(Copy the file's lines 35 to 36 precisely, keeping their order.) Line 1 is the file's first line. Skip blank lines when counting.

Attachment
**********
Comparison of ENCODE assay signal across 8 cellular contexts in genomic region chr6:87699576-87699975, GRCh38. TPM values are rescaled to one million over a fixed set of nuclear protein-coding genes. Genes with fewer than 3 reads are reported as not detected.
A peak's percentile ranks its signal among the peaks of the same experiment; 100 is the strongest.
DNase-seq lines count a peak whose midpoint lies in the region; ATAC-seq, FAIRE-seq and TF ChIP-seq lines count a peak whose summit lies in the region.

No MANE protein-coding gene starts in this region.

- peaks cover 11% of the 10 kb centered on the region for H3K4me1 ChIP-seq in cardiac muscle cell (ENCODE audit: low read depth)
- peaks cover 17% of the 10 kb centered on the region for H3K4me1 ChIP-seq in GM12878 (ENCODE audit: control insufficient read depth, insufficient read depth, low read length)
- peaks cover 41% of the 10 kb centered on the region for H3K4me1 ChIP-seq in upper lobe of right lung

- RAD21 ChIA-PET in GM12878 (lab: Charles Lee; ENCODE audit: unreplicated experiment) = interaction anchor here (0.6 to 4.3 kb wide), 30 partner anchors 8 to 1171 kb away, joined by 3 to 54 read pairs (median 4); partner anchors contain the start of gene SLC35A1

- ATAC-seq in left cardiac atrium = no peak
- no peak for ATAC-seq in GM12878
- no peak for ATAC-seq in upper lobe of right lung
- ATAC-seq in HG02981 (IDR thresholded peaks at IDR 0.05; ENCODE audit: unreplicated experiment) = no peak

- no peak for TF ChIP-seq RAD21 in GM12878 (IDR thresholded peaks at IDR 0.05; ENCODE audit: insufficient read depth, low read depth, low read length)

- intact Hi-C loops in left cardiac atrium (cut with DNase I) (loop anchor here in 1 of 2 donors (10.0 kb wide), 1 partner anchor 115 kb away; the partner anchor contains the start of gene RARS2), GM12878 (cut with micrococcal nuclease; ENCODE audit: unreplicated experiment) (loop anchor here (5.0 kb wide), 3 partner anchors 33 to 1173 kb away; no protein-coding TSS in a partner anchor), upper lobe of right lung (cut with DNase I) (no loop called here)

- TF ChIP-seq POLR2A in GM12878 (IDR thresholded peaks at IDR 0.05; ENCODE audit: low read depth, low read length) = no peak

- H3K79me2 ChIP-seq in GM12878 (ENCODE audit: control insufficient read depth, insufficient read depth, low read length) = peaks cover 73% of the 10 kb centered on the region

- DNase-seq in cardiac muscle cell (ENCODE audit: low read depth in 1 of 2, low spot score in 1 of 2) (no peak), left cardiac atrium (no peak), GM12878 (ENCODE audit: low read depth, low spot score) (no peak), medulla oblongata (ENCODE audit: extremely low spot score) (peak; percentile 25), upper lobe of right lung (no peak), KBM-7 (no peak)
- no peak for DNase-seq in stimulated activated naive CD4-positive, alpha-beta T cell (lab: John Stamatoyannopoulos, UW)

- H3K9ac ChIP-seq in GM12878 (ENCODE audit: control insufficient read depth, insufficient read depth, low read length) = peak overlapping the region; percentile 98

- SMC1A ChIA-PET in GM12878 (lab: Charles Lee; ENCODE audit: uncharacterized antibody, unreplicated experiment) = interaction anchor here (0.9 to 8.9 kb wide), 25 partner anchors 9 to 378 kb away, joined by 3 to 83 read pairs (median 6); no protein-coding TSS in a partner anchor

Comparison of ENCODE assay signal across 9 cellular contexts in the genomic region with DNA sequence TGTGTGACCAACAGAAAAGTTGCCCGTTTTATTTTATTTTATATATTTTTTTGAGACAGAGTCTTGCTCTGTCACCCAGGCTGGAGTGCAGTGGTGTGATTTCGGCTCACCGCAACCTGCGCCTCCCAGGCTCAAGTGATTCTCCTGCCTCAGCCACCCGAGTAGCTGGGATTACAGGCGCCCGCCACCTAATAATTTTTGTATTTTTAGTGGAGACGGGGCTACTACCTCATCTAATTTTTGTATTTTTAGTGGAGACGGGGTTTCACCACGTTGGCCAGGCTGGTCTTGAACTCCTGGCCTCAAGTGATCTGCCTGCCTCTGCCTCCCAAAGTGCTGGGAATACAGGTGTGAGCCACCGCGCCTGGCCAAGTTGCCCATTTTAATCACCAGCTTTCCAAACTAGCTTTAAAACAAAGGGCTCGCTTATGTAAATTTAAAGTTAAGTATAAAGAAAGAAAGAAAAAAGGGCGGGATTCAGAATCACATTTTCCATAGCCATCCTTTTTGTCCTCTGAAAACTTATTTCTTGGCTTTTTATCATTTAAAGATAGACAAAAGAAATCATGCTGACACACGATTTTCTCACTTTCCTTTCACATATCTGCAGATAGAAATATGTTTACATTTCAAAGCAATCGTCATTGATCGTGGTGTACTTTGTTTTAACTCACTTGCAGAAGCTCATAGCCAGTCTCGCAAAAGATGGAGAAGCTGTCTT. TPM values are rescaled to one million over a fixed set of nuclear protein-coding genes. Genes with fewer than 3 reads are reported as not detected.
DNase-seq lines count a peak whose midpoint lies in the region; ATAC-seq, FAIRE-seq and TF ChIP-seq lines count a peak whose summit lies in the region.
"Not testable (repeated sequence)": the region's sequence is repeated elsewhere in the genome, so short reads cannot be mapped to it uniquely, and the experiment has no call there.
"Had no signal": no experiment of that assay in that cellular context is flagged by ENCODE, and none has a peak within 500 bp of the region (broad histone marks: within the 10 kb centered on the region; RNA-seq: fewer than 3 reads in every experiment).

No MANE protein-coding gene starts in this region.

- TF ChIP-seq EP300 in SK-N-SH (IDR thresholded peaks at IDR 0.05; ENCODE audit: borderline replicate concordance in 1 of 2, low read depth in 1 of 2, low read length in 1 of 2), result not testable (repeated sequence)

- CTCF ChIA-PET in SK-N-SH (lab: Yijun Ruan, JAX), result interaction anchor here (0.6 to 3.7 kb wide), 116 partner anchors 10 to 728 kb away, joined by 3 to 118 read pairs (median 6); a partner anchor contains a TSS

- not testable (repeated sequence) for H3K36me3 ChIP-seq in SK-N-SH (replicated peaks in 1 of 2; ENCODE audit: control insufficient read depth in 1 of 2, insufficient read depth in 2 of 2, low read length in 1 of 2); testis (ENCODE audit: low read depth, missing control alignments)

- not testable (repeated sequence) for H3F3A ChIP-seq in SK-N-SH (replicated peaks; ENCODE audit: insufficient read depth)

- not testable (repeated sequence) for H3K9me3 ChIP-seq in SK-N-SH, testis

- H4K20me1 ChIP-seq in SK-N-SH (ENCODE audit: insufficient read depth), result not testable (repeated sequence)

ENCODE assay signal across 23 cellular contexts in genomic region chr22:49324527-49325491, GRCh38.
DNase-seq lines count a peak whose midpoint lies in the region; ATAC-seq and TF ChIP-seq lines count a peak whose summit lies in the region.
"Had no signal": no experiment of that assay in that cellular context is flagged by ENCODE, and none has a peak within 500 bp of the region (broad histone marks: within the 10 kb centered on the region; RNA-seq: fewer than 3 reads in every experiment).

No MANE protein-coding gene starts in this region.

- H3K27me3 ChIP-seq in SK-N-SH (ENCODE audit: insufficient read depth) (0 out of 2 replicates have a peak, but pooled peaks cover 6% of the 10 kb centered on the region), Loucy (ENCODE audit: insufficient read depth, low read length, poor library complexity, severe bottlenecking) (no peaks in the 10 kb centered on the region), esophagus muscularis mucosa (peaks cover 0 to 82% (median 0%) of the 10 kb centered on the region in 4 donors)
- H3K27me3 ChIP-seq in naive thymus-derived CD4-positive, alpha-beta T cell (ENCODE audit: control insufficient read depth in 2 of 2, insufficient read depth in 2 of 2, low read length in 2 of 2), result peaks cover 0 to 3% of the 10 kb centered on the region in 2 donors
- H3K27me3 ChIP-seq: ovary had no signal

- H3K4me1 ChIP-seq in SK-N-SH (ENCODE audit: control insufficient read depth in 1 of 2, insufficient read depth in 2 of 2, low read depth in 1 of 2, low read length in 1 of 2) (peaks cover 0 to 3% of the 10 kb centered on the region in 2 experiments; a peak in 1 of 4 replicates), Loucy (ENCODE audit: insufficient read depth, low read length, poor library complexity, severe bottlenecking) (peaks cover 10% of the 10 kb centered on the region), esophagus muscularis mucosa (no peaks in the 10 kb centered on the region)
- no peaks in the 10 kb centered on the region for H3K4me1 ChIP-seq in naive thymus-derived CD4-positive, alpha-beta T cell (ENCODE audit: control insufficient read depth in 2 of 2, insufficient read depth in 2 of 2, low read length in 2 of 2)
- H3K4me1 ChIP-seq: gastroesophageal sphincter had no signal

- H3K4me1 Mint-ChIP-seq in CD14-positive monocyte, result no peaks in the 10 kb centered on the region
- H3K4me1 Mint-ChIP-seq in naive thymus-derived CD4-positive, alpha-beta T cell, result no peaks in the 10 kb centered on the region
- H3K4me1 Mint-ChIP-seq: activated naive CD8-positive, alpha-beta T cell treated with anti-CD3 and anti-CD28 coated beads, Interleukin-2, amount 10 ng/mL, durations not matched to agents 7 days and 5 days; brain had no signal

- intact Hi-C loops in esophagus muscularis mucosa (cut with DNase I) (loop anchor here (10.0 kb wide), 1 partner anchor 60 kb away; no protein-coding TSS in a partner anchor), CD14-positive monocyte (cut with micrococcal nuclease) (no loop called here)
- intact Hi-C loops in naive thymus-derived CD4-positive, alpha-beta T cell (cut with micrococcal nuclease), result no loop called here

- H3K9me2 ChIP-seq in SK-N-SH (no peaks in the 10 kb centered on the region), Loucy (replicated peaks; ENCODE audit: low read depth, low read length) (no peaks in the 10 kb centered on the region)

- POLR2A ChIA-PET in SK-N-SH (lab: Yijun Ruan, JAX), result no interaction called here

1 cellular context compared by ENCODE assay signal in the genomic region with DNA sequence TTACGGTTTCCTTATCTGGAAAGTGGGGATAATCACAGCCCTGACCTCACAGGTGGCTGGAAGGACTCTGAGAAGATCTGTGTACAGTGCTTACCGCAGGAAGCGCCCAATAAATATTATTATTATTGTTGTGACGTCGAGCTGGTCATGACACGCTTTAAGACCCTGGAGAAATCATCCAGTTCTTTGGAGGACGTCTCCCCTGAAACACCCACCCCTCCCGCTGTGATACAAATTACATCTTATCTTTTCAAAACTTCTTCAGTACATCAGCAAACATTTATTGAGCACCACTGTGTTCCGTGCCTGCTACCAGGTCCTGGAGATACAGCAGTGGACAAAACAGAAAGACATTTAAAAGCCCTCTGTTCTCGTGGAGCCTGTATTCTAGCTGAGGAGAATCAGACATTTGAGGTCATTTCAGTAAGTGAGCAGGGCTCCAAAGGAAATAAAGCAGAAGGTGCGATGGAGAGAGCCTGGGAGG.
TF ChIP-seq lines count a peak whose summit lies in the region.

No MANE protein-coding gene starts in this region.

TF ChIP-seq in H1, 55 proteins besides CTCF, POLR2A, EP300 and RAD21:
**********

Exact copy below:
No MANE protein-coding gene starts in this region.

- H3K27me3 ChIP-seq in SK-N-SH (ENCODE audit: insufficient read depth) (0 out of 2 replicates have a peak, but pooled peaks cover 6% of the 10 kb centered on the region), Loucy (ENCODE audit: insufficient read depth, low read length, poor library complexity, severe bottlenecking) (no peaks in the 10 kb centered on the region), esophagus muscularis mucosa (peaks cover 0 to 82% (median 0%) of the 10 kb centered on the region in 4 donors)